In April, Representative Todd Rokita (R-IN), Chairman of the Subcommittee on Early Childhood, Elementary, and Secondary Education of the full House Education and Workforce Committee, introduced H.R. 5003, also known as the Improving Child Nutrition and Education Act of 2016.
Introduction of H.R. 5003, more commonly referred to as the House of Representatives’ version of the Child Nutrition Reauthorization (CNR), is a crucial step forward in reauthorizing vital childhood nutrition programs. School lunch programs, WIC (Special Supplemental Nutrition Program for Women, Infants and Children), and USDA’s Farm to School Grant Program are included. Farm to School helps connect schools and students to local farmers and ranchers in ways that provide students fresh, local food and helps them to learn about food production, nutrition, and much more.
The House Education and Workforce Committee has jurisdiction over CNR in the House, while the Senate Agriculture Committee has jurisdiction in the Senate. In January, the Senate Agriculture Committee marked-up and unanimously passed their version of the CNR, the Improving Child Nutrition Integrity and Access Act of 2016. The process in the Senate has stalled, however, as the Senate Ag Committee works to ensure changes to child nutrition programs will be projected to have a neutral impact on program cost projections.
While the picture of what happens next with child nutrition in Congress remains cloudy, we are hearing the House Education and Workforce Committee would like to move the bill to the floor by the end of May. This means that committee work and markup of the bill could occur as early as next week.
The Center for Rural Affairs was pleased to see the House bill includes strong support for the Farm to School Grant Program, including an increase from $5 million to $10 million in annual funding for grants provided under the program. The Senate bill includes a similar increase.
This increase is much needed. Demand for farm to school grants has dramatically outstripped available funding. Only 20% of applicants were awarded grant funding from 2012 - the inaugural year of the program - and 2015.
According to analysis by our friends at the National Sustainable Agriculture Coalition, the House CNR contains several crucial, positive changes to the Farm to School Grant Program, including the following from Section 109 of Title I of H.R. 5003.
Doubles Funding for Farm to School Grant Program – The bill doubles mandatory, annual funding (from $5 to $10 million) for the grant program. This increase will make it possible for nearly 3 million additional students nationwide to access farm to school programs each year.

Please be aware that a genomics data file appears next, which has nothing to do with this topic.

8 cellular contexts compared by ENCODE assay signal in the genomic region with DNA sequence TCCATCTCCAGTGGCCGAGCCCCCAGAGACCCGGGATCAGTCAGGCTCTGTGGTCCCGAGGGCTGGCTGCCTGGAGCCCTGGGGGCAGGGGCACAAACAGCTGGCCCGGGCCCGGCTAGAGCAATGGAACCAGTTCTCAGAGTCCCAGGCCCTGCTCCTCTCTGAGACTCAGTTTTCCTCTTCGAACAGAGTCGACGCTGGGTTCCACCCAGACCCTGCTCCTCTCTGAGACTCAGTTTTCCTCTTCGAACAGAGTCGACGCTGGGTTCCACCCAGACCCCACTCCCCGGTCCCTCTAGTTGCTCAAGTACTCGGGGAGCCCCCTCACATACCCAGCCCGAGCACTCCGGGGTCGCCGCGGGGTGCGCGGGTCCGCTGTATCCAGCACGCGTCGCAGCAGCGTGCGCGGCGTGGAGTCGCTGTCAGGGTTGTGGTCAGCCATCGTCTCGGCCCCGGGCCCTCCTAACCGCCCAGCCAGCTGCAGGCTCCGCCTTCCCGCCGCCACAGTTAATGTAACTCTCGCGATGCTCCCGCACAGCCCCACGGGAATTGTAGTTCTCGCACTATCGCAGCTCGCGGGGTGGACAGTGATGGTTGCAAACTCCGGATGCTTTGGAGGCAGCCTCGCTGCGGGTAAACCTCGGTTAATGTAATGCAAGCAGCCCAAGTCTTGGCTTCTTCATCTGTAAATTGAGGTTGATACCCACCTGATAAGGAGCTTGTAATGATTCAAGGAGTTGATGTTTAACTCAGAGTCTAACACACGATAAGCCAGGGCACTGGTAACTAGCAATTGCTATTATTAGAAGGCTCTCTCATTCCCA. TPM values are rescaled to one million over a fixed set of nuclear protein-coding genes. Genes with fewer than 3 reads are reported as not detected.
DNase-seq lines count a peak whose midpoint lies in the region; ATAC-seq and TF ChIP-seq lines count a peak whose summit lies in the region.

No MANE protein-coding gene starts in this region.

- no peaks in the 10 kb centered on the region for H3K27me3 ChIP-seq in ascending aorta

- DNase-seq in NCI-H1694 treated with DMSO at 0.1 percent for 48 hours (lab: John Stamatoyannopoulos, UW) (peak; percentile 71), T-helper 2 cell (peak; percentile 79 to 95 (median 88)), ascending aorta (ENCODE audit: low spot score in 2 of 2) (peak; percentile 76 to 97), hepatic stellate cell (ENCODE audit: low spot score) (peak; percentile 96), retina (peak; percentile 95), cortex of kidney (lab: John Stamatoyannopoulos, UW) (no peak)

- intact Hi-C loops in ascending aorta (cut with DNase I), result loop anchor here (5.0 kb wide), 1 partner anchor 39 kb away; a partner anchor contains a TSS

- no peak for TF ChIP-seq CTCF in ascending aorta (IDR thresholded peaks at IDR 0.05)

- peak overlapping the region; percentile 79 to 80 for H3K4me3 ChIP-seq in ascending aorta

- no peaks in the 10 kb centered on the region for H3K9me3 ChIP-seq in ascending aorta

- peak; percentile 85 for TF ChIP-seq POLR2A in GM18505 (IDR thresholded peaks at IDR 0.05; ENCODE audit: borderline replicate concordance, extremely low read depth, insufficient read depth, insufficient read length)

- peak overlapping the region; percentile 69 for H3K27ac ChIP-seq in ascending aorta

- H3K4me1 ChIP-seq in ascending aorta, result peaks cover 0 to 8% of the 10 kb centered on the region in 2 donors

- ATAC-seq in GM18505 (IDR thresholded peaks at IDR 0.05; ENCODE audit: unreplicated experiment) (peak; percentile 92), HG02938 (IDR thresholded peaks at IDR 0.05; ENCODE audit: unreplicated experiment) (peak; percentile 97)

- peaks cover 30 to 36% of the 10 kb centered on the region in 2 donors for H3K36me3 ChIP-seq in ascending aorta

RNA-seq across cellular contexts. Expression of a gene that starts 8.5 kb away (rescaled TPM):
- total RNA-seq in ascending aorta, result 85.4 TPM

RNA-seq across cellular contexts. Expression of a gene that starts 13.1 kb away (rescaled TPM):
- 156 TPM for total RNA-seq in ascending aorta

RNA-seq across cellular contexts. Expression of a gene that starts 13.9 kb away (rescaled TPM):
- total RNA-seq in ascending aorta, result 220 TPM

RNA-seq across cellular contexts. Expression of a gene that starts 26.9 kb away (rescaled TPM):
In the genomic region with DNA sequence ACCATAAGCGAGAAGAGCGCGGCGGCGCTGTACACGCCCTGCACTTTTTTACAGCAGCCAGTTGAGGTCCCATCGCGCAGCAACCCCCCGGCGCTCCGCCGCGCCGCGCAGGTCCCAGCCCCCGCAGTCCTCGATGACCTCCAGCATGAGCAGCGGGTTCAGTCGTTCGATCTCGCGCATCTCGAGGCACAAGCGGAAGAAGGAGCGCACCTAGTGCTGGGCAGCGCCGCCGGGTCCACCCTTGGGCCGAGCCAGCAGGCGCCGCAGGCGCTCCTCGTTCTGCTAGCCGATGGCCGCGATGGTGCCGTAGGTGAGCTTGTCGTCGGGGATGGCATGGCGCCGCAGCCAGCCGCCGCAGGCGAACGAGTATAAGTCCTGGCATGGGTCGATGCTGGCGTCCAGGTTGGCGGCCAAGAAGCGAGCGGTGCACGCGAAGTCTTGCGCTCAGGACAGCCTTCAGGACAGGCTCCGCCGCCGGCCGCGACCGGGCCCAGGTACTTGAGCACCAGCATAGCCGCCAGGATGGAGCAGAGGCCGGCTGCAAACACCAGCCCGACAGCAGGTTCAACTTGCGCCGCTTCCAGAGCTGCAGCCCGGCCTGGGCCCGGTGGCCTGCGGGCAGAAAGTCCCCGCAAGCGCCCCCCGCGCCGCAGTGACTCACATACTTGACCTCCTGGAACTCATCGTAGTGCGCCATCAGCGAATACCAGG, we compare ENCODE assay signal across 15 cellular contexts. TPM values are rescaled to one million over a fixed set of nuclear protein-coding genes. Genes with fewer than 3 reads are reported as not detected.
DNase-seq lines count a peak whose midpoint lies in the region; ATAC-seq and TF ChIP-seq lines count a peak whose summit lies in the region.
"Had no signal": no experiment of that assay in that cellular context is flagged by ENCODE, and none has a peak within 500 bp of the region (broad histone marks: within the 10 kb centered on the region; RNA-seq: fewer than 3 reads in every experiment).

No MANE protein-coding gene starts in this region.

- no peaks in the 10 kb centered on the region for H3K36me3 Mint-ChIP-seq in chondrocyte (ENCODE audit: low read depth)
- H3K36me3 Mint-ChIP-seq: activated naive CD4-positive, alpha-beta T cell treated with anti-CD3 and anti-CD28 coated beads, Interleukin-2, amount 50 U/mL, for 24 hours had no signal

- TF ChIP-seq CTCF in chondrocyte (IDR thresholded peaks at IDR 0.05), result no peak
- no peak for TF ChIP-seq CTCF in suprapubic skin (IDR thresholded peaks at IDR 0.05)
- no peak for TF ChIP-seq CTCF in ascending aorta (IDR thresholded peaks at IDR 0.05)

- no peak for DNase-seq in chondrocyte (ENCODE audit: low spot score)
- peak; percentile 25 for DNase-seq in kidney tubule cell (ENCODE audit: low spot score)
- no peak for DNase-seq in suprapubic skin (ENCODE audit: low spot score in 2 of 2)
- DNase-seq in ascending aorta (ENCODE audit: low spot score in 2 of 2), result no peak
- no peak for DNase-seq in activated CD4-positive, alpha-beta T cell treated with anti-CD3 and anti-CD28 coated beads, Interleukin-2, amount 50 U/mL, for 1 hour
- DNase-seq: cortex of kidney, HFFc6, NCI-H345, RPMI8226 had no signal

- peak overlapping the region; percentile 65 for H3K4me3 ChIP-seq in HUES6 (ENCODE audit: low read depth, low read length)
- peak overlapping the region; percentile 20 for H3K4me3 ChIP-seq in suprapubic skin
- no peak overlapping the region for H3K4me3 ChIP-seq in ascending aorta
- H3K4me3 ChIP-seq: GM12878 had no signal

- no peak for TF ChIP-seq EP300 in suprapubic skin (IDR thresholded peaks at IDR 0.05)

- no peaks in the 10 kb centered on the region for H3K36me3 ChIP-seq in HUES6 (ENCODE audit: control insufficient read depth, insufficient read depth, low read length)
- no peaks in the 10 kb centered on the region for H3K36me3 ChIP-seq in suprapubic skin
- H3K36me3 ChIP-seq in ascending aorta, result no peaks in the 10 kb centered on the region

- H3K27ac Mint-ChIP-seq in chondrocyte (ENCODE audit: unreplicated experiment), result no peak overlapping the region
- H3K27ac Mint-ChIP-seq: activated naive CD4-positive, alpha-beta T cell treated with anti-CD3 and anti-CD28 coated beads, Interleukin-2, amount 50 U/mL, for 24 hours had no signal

Expands Access for Eligible Applicants – In addition to local school districts, the bill provides flexibility for preschools, summer food service program sites, and after-school programs to participate in the Farm to School Grant Program.
Increases Opportunities for All Producers – The bill includes increased outreach to beginning, veteran, and socially disadvantaged farmers and ranchers. It also enhances access to farm-fresh and culturally significant foods for tribal schools and feeding programs.
Reduces Regulatory Barriers – In order promote increased farmer participation in farm to school, the bill calls on USDA to explore ways to reduce regulatory barriers to farm to school sales.
We are pleased by the House CNR’s support for farm to school programs, but we are also concerned that many in the anti-hunger and child nutrition communities are unhappy with other elements of the legislation. Overall, they predict major negative impacts on vulnerable youth populations.
For example, the House CNR would change the Community Eligibility Program (CEP), which allows schools in high-poverty areas to offer breakfast and lunch at no charge to all students in the school, irrespective of family income. Anti-hunger advocates argue this provision helps schools save time and money by reducing paperwork and hours worked by administrative staff to determine eligibility, while improving healthy food access for students.
Currently, a school district, a group of schools in a district, or an individual school must have 40% or more “identified students” eligible for free school meals to qualify for CEP. H.R. 5003 would raise that threshold to 60%, potentially impacting over 7,000 schools nationally.
These proposed changes to CEP and other provisions in the House bill are the primary source of concern by the child hunger and nutrition communities. We encourage those who would like to learn more about the potential impacts of H.R. 5003 to look to the Pew Charitable Trusts Q&A on the contents of the bill. You’ll also find analysis of the bill’s provisions and their potential impacts at the The Food Research & Action Center, which strongly opposes the House bill. The House Education and Workforce Committee has also released a summary of the provisions within their proposed bill.
Lawmakers have limited time to pass a joint CNR. With strong opposition from most child hunger and nutrition advocates, the prospects of a new CNR being completed this year might be growing dimmer as time passes.
Sadly, failing to move legislation that both the House and Senate can agree upon during this legislative cycle will leave future funding for the Farm to School Grant Program on hold. It provides no resolution to myriad questions in the nutrition standard debate.
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